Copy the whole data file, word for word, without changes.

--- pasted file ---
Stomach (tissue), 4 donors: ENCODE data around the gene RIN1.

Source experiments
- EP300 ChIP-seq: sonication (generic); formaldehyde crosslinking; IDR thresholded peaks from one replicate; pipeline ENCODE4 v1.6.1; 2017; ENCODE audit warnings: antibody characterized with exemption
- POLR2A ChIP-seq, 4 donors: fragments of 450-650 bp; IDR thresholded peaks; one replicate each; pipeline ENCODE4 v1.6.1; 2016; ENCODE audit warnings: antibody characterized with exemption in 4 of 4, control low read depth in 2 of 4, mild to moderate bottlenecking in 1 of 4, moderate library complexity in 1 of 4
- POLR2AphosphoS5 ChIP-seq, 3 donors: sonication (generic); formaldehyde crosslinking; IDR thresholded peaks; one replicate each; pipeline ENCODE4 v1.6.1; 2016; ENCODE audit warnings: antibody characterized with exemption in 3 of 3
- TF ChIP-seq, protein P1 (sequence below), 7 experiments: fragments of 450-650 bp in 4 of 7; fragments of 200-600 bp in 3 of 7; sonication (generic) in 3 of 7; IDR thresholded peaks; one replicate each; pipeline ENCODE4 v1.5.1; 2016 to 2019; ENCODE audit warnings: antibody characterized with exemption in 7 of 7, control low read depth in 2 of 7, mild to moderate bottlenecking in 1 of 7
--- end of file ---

Stomach (tissue), 4 donors: ENCODE data around the gene RIN1.

Source experiments
- EP300 ChIP-seq: sonication (generic); formaldehyde crosslinking; IDR thresholded peaks from one replicate; pipeline ENCODE4 v1.6.1; 2017; ENCODE audit warnings: antibody characterized with exemption
- POLR2A ChIP-seq, 4 donors: fragments of 450-650 bp; IDR thresholded peaks; one replicate each; pipeline ENCODE4 v1.6.1; 2016; ENCODE audit warnings: antibody characterized with exemption in 4 of 4, control low read depth in 2 of 4, mild to moderate bottlenecking in 1 of 4, moderate library complexity in 1 of 4
- POLR2AphosphoS5 ChIP-seq, 3 donors: sonication (generic); formaldehyde crosslinking; IDR thresholded peaks; one replicate each; pipeline ENCODE4 v1.6.1; 2016; ENCODE audit warnings: antibody characterized with exemption in 3 of 3
- TF ChIP-seq, protein P1 (sequence below), 7 experiments: fragments of 450-650 bp in 4 of 7; fragments of 200-600 bp in 3 of 7; sonication (generic) in 3 of 7; IDR thresholded peaks; one replicate each; pipeline ENCODE4 v1.5.1; 2016 to 2019; ENCODE audit warnings: antibody characterized with exemption in 7 of 7, control low read depth in 2 of 7, mild to moderate bottlenecking in 1 of 7